Menstruation and mental wellbeing
To discuss the relationships between the menstrual cycle and mental health, GP and women's health specialist Hannah Short spoke to Adam Murphy and Katie Haylor. Firstly, Katie asked whether the cessation of periods (the menopause) can have an impact on how someone might feel...
Hannah - Yeah, they certainly can. I think there's two main aspects. The emotional and psychological impact of changing hormones in itself can have an effect because the changing levels affect your brain and so it can lead to symptoms like mood swings and insomnia, anxiety, loss of confidence and irritability. But then there's also the psychological side of it directly by the fact you've stopped your periods. Some women will mourn their loss of fertility or they see it as a sign that they've now passed their youth. And obviously that's particularly problematic for women or girls who have gone through a very early menopause or lost their ovaries as a result of surgery.
Katie - In general, how well do scientists understand the relationship between your mental wellbeing and your menstrual cycle?
Hannah - There's a general appreciation that there is a connection, but to be honest, I don't think it's understood well enough or the severity that can occur is not really fully understood or recognised. I mean, the Royal college of Obstetricians and Gynaecologists have guidelines for PMS, which is premenstrual syndrome. And that's where women will struggle with symptoms in the two weeks leading up to their period. There's a recognition that there's some degree of severity. So for some women it will just be mild unpleasant symptoms and others will be really quite severe. Not everybody's aware of these guidelines. So I think the scientific and medical community needs to do a lot more kind of work around it, but I think it is gaining recognition and understanding.
Katie - Is there a sort of a correlation that we can appreciate between hormonal variation and moods specifically?
Hannah - There's no such thing as typical, I suppose, but often people will associate the first part of the menstrual period - so just the day that your period starts and for the first two weeks of oestrogen rising - their mood tends to improve, their energy tends to be better. Libido is often increased around ovulation. Then the second part of the cycle, when the oestrogen is dropping and the progesterone is rising, a lot of women might feel a bit more irritable, may feel more tearful. Again, this, as I was saying, the severity of that really varies. In about one in 20 women will struggle with very, very severe symptoms. They say it's almost like a switch has been flipped and they're a different person in the second part. And that's when you have something called premenstrual dysphoric disorder or PMDD.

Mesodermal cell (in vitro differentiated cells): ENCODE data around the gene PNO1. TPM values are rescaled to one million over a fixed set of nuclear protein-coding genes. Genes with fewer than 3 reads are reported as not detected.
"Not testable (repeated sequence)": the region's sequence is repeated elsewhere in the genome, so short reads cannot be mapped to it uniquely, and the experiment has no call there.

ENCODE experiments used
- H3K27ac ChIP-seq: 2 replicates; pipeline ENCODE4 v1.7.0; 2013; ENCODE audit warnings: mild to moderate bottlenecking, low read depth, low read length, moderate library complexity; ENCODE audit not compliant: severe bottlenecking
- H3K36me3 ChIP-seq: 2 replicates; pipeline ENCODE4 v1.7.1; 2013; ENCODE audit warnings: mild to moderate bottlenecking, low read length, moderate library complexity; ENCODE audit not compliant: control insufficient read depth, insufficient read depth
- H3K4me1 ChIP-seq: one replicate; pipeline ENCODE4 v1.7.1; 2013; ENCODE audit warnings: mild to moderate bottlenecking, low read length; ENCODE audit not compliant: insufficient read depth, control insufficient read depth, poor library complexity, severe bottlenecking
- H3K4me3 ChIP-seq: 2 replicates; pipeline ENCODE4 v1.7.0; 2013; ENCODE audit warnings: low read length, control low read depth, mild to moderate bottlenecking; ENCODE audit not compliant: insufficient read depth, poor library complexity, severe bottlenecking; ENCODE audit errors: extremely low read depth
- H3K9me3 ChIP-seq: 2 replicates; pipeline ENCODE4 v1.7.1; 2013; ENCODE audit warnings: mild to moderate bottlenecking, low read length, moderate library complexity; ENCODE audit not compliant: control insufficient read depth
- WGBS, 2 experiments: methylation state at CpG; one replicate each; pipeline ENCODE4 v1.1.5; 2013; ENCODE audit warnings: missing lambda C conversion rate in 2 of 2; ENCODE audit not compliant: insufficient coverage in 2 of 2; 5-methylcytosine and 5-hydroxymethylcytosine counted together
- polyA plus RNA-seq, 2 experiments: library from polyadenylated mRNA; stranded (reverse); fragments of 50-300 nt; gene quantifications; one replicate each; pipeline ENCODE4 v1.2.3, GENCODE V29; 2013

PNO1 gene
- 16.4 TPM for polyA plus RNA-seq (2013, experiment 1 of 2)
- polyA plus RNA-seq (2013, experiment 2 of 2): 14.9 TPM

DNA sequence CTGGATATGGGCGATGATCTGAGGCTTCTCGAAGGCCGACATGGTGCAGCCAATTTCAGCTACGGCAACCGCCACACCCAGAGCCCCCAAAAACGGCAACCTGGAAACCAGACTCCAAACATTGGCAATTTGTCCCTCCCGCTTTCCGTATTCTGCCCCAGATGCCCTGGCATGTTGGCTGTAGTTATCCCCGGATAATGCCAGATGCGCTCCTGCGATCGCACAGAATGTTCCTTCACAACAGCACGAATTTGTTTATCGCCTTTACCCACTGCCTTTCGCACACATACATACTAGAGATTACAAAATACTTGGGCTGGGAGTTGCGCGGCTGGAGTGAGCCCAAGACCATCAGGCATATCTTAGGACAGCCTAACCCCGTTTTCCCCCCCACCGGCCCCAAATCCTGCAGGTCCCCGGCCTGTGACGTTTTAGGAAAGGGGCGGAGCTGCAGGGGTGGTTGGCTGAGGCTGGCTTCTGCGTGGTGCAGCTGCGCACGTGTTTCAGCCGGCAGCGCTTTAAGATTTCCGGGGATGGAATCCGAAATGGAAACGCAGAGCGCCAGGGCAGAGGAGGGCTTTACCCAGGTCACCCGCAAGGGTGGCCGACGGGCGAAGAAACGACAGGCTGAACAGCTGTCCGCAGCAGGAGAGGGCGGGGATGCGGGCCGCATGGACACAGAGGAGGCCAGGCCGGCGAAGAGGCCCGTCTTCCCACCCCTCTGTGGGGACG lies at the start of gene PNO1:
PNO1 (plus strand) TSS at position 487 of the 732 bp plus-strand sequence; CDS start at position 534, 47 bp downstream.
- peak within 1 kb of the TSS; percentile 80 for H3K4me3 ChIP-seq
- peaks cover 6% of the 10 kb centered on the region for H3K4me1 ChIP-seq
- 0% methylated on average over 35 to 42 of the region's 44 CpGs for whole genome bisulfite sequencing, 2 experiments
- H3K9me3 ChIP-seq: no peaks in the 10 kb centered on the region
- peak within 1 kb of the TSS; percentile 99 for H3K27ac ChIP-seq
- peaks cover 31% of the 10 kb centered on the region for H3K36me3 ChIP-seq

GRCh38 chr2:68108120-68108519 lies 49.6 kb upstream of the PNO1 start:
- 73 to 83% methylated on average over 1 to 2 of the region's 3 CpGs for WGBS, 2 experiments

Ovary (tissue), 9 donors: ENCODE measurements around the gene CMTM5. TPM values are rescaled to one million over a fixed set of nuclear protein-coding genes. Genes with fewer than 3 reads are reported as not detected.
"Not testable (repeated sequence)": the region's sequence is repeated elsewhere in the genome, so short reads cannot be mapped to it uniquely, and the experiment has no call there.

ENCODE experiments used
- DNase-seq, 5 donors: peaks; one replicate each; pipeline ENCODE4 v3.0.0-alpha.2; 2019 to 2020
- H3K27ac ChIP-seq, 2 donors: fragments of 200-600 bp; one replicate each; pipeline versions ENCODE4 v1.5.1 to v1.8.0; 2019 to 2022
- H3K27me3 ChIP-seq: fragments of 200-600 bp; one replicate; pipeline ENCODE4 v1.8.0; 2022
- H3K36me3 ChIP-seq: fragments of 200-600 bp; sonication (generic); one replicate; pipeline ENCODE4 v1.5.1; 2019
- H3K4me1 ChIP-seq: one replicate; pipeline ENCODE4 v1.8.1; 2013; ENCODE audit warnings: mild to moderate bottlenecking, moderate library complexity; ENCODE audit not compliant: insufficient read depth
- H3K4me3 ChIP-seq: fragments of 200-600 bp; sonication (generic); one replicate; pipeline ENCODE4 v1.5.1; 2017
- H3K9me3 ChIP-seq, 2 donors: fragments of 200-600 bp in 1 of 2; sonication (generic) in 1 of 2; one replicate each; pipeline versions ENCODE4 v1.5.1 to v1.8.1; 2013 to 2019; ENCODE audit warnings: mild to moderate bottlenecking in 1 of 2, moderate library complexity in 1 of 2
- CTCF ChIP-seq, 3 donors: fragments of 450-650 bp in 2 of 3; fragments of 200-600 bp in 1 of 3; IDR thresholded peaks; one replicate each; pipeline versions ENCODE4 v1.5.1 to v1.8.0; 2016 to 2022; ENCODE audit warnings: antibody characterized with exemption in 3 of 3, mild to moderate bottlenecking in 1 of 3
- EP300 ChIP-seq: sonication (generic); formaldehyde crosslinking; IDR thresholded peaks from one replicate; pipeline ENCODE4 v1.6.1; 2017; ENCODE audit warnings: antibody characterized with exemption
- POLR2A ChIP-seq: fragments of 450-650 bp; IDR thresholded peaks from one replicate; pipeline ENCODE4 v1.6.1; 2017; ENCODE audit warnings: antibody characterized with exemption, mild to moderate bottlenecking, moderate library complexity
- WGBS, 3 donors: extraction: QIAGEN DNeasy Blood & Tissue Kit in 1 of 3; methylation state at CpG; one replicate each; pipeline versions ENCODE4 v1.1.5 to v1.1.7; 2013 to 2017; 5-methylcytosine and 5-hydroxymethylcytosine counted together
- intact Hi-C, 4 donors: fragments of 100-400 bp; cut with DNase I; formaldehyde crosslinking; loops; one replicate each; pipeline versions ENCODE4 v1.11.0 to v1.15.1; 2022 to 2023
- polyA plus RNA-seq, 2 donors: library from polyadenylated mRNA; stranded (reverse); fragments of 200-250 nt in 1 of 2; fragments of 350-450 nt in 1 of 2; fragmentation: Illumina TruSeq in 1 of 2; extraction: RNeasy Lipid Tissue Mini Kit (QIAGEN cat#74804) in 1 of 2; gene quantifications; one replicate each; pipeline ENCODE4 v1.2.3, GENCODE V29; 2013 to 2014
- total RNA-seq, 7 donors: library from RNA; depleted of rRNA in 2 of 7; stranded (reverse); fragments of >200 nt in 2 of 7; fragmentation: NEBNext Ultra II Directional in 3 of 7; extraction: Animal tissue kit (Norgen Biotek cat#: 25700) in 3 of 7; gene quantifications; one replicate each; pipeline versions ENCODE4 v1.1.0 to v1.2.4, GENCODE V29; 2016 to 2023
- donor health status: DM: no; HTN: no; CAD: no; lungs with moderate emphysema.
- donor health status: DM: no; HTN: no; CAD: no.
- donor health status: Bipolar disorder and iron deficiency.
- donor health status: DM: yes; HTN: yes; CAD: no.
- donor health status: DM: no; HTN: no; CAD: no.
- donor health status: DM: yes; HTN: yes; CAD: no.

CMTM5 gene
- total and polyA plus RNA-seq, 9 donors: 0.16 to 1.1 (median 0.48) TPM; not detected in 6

Adam - And, what would you do to advise people to seek help with how they're feeling and what kind of problems can arise for them?
Hannah - Well, I was just saying about the PMDD for the 1 in 20 women, or those who are born female who still have their ovaries, it can be really quite debilitating the symptoms. So they can have suicidal thoughts, it's not just feeling a little bit low. Very severe anxiety. If that's happening, that's obviously not normal and needs help and recognition. Going to see your GP would be the first port of call and keeping a track of your symptoms to kind of show that there's a cyclical kind of nature and that you're not feeling like that all the time. There isn't like an underlying psychiatric diagnosis there.
Katie - What can be done to help? Are there medications that would be appropriate? How do you help as a doctor?
Hannah - It depends on the severity. So women who are having milder symptoms, lifestyle changes like regular exercise, sleep, eating a fibre rich diet can help. Vitamin B6 and magnesium supplements - there's some evidence for those. With people with the more severe symptoms, where they're having to miss school or work or it's affecting their relationships, then things like the SSRI antidepressants can help stabilise the brain and reduce those mood side effects. And things like the contraceptive pill, or HRT can help as well. In some severe cases, having an induced medical menopause - so you have injections to switch off the ovaries - can help. And you're given some HRT to help protect your bones and things like that. And in very severe cases, some women have their ovaries removed, but that's at the very extreme end.
Katie - The menstrual cycle and wellbeing isn't a subject that is talked about loads. As a woman's health doctor, how would you summarise the societal perception of menstruation and mood?
Hannah - I think it's probably still viewed as quite a taboo, I think. Because you've got two kinds of taboos there anyway. I mean, hopefully things are changing, but historically menstruation and mental health are things that people steer away from so when you get that combination I think there's quite a reluctance to talk about it. Unfairly women have often been viewed as quite hysterical, it's probably where the word comes from - stereo and hysterectomy when you're talking about removal of the womb. I think things are getting better, but because it's not fully understood, I don't think women are often believed when people say that their menstruation is really affecting their mental wellbeing. And I'm hopeful that will change as the conversation opens up around it. There's the lack of acceptance really on the societal level, that our moods do change - it's a normal part often of being female. I mean, obviously if it's affecting your day to day life in a very difficult way, that's different. But I think that there's definitely room for society to kind of embrace the fact that women are generally cyclical creatures and not going to feel the same from one day to the next and that's not how we've evolved to be.